Editor’s Note: Sounds and Sounds of Summer | MSU Today

When I arrived at MSU as a student, I came without being seen. I have never been there for a campus tour, none of my family has been there and had not even attended a football game. I had been to East Lansing exactly twice before moving to Campbell Hall – once to visit my friend’s sister and once for my summer orientation program. It wasn’t until my first fall semester that I realized how lucky I was to live on such a glorious campus.

A few weeks ago, I mentioned that I was not yet ready to give up summer. I always hold on to hot weather, outdoor activities, and planned a trip to the beach. And, because I live so close to campus, I often go there to enjoy the splendor of summer. The sights and sounds of lazy, hazy summer days on campus renew, inspire and soothe the soul.

Last weekend I was babysitting my daughter’s puppy so I decided to take her and my dog ​​for a walk around MSU. My dog ​​is a frequent visitor and was more than happy to play the tour guide for his “niece”. We made all the regular stops, taking the obligatory photos for Instagram. The only view better than the campus icons are adorable dogs posed in front of them.

As we know that not everyone can come here to enjoy all that the campus has to offer in the summer, some of my extremely talented colleagues did everyone a favor and made a great video of 60 seconds of spartan summer. It’s beautiful and well worth a minute of your time. Believe me, you will feel very relaxed. A colleague said it should be played during spa treatments. Another said it was “like the human visual equivalent of a puppy thunder shirt during a storm”.

I look forward to some more relaxation when I hit a Lake Michigan beach soon. We Michiganders love our lakes for sure. A recent study by some USM researchers have found that, regardless of political leanings, those living near the Great Lakes overwhelmingly favor the protection of lakes, streams and wetlands.

Protecting them means finding ways to control the invasive species that threaten them. Sea lampreys are particularly disgusting and have threatened native fisheries for decades. Several MSU teams scientists use lamprey’s natural instincts against them to control them.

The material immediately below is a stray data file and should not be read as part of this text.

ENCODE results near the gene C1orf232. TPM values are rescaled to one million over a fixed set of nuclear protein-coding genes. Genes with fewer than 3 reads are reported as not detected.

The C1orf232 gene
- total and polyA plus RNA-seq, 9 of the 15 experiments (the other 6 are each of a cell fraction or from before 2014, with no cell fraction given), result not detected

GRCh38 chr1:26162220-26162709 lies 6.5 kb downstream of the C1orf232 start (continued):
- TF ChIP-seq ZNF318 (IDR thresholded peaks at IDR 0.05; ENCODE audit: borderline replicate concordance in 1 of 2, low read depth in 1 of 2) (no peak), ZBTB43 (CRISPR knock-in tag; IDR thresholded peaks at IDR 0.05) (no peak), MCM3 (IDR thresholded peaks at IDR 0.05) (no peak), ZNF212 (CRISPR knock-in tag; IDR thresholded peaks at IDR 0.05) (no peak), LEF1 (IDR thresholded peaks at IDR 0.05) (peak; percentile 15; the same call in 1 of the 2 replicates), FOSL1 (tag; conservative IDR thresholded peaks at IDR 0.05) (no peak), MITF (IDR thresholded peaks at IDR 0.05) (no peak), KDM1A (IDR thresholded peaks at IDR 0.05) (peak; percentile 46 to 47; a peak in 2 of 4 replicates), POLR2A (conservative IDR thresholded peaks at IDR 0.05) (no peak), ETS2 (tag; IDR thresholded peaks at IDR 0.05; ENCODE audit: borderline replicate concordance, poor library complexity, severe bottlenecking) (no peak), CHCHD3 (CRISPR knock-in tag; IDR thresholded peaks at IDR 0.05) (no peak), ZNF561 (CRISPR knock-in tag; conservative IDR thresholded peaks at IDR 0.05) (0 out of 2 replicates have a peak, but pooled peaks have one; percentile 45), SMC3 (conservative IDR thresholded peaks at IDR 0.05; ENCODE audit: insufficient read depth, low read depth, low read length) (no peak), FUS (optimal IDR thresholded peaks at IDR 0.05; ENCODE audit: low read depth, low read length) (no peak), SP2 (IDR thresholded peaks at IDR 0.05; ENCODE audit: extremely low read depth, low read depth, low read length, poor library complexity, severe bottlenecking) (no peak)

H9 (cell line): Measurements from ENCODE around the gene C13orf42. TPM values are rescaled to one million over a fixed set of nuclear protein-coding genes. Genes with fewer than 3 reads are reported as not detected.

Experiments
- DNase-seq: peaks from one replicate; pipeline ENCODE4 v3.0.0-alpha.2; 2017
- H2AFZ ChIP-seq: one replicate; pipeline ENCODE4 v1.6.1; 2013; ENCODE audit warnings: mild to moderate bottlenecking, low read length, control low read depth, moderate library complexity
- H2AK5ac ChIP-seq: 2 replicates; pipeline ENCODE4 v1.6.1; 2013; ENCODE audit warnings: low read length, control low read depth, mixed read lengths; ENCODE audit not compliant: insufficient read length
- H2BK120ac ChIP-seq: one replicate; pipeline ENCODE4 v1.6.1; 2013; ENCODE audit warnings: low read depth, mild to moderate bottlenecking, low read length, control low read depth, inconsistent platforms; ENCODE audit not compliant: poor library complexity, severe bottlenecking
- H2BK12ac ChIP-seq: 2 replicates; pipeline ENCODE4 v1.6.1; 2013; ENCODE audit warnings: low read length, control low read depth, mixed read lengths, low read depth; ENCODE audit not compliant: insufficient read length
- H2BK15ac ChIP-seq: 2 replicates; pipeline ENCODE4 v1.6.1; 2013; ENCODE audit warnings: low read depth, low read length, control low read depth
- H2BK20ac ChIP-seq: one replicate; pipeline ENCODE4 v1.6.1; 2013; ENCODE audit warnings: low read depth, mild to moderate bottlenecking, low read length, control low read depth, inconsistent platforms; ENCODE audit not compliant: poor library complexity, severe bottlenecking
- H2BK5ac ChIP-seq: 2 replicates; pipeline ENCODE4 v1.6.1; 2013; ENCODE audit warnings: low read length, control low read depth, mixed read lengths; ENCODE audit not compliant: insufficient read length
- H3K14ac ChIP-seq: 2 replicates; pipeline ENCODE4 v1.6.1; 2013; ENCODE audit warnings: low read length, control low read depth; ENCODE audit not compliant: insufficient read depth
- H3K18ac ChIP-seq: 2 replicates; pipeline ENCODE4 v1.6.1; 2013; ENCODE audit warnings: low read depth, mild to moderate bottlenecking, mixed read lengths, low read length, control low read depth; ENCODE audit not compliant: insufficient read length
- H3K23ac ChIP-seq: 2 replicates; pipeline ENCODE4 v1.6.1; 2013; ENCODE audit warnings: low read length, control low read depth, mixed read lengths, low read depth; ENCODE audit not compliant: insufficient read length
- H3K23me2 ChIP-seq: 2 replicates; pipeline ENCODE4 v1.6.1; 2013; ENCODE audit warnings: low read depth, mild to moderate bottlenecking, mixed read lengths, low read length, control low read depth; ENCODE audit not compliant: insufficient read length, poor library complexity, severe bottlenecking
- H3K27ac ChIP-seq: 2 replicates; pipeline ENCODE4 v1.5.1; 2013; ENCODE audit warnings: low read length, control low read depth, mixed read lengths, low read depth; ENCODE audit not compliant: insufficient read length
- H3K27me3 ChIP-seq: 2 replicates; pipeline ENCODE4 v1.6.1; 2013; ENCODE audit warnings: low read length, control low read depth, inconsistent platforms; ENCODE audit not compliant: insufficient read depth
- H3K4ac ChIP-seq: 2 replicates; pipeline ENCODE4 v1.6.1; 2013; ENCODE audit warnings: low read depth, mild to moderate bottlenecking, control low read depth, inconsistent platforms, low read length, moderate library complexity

If I encountered a lamprey while swimming, I could have a heart attack. They are really, really scary. OK, that could be dramatic, but I would still be incredibly surprised.

Detecting heart attacks before they strike is the key to saving lives. A team of Spartan researchers developed a new imaging technique using light, sound and nanoparticles to better detect the plaques that cause heart attacks and strokes. I’m not sure exactly what a nanoparticle is, but I’m really happy that there are scientists out there who are using them and using them to solve a major health problem for so many people.

Speaking of health issues, we still face major cases of COVID-19 in this country. Last week, the university announced new vaccination and mask warrants to protect the Spartan community. Knowing that there are many questions that students, staff and faculty have, the university has developed a complete list of FAQs to help.

We will soon be on campus together and we must do everything to protect ourselves and each other. It goes beyond COVID-19. Building a truly safe and inclusive environment takes all of us. This week, the university released a framework to inform efforts related to diversity, equity and inclusion.

For Kelly Holsinger, an entomology graduate, studying remotely gave her opportunities that she didn’t have when she was physically on campus. Read it Student Perspective: Thriving Through Distance Learning to find out why she advocates online options that help students like her.

Whether we’re on campus or not, humans spend a lot of time in buildings and they use a lot of energy. Dong Zhao, researcher and construction engineer, designs ways to renovate old buildings for large-scale efficiency using human behavior. He is a brilliant Spartan who recently received the Faculty Early Career Award from the National Science Foundation, which is a very prestigious honor.

When you return to campus, if you haven’t been here for a while, you will find some amazing new buildings and spaces on campus to explore.

Bob Reising, a College of Arts and Letters alumnus and member of the MSU baseball team from 1951 to 1955, returned to campus several times after graduating. He still remembers specific teachers, mentors and classes that impacted his life. Read his Voices of the Elders: In debt to the State of Michigan for 70 years to learn more about his history as a Spartan.

We all have our own stories related to our time at MSU. For me it started as a student, then alumni and now for years as a member of the communications team. There is no doubt that being a Spartan is in my DNA. Every image and sound that I have experienced is anchored in my memory and shapes my days. Open your mind, Spartans. Take advantage of it all. Appreciate the beauty around you and create memories that last a lifetime. #SpartansWill

Lisa Mulcrone

Editor, MSUTday

Top image by GL Kohuth


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